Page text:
The advance of biomethane in Europe: new plants boom in 2023

Elizabeth Smith

In just two years, the number of biomethane plants operating in Europe has increased by almost 30%. A significant increase of 299 units brought the total to 1,322 plants by April 2023.

During the same period, biomethane production rose by 20% to 3.5 billion cubic metres. Which corresponds to just over 0.6% of the continent’s gas consumption.

These figures were released by EBA, the European Biogas Association, the association representing biogas producers at European level, which recently updated its map of European sites.

Plant growth and the sustainable use of raw materials

In recent years, interest in biomethane plants has grown significantly. Interestingly, more than 75% of current installations are already connected to transport or distribution networks. Thus allowing biomethane to be fed into consumer networks. This indicates a solid infrastructure and commitment to the use of biomethane in industry and households.

Another significant trend concerns the use of feedstock. There is a clear preference for agricultural residues, organic municipal solid waste and sewage sludge as feedstock sources for biomethane plants. This choice aims to promote the sustainable use of resources while reducing dependence on monocultures.

It should be noted that since 2017, practically no new plants have been set up to run on monocultures. This signals a change in mindset and a growing commitment to more diversified and sustainable biomethane production.

Expansion of the biomethane industry: France, Denmark and Germany in the lead

The industry for the production of biomethane, the fuel obtained from the purification of biogas, is experiencing significant growth in several countries.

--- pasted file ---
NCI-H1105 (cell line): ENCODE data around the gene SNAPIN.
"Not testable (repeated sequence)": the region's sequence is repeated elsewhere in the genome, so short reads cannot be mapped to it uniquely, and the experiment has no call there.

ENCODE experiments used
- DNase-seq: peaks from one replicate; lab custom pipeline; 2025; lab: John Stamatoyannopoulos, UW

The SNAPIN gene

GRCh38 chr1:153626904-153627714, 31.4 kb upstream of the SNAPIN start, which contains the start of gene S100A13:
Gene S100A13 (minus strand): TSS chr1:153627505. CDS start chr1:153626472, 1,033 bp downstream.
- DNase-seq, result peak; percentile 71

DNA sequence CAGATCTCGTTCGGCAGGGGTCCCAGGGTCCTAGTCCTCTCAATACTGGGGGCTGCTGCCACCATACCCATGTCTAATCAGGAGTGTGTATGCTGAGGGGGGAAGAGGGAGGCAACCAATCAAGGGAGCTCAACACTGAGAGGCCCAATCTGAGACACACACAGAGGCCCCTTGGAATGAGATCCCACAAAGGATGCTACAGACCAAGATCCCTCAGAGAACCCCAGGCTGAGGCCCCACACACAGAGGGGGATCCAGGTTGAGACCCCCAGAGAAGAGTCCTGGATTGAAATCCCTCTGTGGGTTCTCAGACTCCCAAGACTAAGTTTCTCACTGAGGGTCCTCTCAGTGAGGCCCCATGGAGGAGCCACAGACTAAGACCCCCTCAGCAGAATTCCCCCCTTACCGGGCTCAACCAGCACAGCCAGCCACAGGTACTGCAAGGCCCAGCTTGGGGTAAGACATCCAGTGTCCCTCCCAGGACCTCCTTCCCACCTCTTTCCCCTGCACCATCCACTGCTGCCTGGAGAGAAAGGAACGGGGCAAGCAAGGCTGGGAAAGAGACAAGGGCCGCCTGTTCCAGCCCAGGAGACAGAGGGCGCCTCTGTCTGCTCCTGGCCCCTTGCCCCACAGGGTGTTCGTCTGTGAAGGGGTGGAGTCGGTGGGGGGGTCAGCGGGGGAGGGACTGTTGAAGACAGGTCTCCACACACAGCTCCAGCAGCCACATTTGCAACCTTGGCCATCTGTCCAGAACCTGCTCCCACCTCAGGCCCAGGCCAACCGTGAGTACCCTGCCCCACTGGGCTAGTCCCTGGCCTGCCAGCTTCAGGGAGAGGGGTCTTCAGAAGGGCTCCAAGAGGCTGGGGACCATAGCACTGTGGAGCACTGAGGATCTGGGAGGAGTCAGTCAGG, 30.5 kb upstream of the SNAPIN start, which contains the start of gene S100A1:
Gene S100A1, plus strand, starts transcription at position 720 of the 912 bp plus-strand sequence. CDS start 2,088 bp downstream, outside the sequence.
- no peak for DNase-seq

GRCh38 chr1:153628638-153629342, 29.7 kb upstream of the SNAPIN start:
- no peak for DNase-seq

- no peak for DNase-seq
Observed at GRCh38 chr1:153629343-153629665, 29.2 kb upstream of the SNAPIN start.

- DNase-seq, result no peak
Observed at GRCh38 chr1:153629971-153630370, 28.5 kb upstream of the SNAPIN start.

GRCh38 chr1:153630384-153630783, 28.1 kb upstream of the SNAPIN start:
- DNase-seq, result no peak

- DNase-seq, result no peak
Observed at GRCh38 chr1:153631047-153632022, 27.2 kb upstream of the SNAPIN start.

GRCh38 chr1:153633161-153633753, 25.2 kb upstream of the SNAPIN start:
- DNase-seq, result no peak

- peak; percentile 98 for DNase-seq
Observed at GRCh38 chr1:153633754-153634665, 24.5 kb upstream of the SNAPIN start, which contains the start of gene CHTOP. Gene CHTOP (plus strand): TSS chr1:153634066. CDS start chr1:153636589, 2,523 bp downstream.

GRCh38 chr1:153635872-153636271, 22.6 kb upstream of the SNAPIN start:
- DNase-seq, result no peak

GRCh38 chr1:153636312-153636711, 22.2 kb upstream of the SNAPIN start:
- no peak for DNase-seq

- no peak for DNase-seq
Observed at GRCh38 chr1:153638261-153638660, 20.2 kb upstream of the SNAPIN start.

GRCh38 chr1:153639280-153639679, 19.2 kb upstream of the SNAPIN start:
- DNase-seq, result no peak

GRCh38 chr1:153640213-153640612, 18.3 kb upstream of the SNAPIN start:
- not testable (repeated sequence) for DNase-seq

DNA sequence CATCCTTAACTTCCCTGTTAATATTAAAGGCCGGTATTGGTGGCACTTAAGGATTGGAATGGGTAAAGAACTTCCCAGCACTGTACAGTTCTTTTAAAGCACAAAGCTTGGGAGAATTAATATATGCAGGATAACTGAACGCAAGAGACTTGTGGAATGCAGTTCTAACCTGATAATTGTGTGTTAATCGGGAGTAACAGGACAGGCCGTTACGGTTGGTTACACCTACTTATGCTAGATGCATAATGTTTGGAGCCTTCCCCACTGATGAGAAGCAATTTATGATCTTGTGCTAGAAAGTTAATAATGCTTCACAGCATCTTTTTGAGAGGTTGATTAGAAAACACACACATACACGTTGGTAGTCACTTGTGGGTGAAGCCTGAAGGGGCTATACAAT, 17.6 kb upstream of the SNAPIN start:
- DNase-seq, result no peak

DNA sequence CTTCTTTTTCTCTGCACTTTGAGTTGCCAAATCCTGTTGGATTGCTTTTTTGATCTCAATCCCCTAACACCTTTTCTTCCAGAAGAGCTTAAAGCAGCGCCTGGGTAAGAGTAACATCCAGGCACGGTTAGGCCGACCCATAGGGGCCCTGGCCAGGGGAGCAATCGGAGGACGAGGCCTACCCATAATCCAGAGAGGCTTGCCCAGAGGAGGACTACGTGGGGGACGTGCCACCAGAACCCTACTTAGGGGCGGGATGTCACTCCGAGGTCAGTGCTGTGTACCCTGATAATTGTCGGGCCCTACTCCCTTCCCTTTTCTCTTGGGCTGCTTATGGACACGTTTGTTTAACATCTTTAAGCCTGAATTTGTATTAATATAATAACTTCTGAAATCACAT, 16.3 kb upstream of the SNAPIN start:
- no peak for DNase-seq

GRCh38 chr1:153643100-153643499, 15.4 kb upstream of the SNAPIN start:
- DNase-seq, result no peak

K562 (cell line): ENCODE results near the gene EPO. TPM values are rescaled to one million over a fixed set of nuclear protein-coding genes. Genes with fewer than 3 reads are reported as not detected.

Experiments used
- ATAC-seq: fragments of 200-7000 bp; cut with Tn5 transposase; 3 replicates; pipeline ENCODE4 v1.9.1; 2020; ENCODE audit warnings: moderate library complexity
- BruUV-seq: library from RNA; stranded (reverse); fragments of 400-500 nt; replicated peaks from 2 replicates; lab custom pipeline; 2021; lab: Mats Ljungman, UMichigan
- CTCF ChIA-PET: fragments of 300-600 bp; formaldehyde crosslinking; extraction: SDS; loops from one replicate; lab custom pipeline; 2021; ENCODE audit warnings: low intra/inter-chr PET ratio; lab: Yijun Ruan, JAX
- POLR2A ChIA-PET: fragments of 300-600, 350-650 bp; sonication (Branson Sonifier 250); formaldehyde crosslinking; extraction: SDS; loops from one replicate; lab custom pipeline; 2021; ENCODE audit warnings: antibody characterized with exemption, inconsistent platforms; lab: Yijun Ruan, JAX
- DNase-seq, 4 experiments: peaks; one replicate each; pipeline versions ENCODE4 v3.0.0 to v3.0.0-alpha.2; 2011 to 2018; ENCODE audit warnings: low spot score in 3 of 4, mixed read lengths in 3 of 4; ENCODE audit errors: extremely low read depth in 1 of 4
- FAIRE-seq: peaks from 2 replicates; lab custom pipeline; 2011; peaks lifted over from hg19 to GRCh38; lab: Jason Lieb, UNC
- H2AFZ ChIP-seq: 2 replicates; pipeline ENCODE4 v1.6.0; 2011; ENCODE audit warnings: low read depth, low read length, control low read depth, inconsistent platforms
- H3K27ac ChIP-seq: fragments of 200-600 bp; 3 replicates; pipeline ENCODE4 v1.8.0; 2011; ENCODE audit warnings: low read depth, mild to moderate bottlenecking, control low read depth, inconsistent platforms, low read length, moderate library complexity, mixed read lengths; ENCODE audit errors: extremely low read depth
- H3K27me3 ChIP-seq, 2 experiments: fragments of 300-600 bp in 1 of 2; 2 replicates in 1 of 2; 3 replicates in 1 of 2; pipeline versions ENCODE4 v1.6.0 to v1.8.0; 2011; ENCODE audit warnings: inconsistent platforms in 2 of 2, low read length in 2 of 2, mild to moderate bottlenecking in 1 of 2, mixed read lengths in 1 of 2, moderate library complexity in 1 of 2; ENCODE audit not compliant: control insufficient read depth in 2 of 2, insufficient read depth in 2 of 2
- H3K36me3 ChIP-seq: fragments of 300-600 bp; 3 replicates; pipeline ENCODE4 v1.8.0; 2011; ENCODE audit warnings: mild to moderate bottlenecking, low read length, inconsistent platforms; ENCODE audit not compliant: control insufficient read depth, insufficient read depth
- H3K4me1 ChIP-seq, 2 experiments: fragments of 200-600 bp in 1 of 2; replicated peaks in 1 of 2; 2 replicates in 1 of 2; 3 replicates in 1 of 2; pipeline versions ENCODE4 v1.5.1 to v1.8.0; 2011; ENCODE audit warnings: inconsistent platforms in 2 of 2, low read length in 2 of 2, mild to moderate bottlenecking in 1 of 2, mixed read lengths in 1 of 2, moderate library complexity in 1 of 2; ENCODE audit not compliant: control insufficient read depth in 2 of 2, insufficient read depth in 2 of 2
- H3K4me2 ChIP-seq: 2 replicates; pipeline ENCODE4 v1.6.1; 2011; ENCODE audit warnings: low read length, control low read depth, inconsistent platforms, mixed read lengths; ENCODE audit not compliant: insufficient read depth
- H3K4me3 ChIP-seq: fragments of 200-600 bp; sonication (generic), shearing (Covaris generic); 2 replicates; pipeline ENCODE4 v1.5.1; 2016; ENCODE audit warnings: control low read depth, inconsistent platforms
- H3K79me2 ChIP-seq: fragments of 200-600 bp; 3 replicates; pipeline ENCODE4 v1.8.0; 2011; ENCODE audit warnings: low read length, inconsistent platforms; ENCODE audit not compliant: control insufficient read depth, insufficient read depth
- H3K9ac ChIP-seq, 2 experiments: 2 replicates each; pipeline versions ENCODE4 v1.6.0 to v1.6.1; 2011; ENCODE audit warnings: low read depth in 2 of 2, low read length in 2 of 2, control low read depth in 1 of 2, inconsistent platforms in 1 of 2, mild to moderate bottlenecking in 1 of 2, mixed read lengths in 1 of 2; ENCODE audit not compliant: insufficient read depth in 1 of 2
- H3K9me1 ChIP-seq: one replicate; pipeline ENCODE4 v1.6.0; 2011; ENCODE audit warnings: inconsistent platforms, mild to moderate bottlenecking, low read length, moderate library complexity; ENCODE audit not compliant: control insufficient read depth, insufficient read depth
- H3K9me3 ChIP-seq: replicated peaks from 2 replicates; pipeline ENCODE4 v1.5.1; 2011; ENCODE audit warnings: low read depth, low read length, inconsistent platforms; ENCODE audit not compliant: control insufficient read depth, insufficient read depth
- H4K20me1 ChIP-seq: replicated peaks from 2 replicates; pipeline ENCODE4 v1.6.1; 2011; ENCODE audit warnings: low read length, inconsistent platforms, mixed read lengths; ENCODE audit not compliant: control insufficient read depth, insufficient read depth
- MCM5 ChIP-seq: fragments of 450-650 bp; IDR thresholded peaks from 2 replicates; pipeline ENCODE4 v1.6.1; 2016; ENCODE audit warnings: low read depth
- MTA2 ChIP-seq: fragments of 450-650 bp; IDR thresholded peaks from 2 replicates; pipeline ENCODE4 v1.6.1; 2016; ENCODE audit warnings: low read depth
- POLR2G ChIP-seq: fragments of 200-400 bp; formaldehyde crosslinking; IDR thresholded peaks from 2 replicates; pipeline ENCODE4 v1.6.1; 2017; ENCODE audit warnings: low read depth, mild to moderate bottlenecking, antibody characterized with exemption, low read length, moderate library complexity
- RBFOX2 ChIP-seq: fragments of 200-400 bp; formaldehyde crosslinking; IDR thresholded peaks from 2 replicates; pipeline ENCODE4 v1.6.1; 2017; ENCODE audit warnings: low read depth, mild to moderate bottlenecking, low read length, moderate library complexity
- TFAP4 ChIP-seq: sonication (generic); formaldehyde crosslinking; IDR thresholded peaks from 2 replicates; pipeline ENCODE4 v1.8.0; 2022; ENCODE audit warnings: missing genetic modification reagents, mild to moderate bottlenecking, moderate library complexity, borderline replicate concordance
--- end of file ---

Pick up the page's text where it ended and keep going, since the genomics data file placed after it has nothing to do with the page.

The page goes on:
According to 2021 figures, France is in the lead with an increase in production capacity of 2130 GWh, followed by Denmark with +1642 GWh and Germany with +1553 GWh. However, forecasts indicate that 2022 will be an even more promising year for the sector.

In absolute terms, Germany recorded the most substantial growth in 2021, with an increase of 12753 GWh, followed by the United Kingdom with 6183 GWh, Denmark with 5683 GWh, France with 4337 GWh, the Netherlands with 2374 GWh and, in sixth place, Italy with an additional 2246 GWh.

These figures underline the commitment of several European countries towards increased biomethane production. Thus promoting the use of a sustainable energy source and reducing environmental impact.

Read also: Biomass energy production: a renewable revolution for energetic sustainability

Concentrated efforts to meet EU targets

Biomethane production has experienced remarkable growth over the last decade. And, this positive trend continues with a 30% increase in the number of installations compared to the previous map.

This figure is a strong indication of the industry’s efforts to increase production and further accelerate it in order to reach the target of 35 billion cubic metres by 2030, as proposed by the European Commission in the REPowerEU plan.

The expansion of the biomethane industry in Europe

Europe continues to show significant growth in the biomethane industry, as highlighted by Boyana Achovski, Secretary General of EIG. She confirms that as of April 2023, there are a total of 1,322 biomethane production facilities in Europe.

This figure represents a 30% increase compared to the previous edition of the map in 2021.

Achovski also highlights the remarkable increase in the number of plants over the years. Namely, 483 plants in the 2018 edition, 729 in the 2020 edition and 1,023 in the 2021 edition. Of the totals reported, 1,174 plants were identified by the EBA and shown on the map presented.

In terms of production, Europe already produces over 3.5 billion cubic metres of biomethane, showing a growth rate of 20% in 2021. A further significant increase is expected in 2022, with more plants and production shares, although consolidated figures have not yet been released.

Read also: The 5 reasons to phase out the fossil fuels era and embrace a greener energy future

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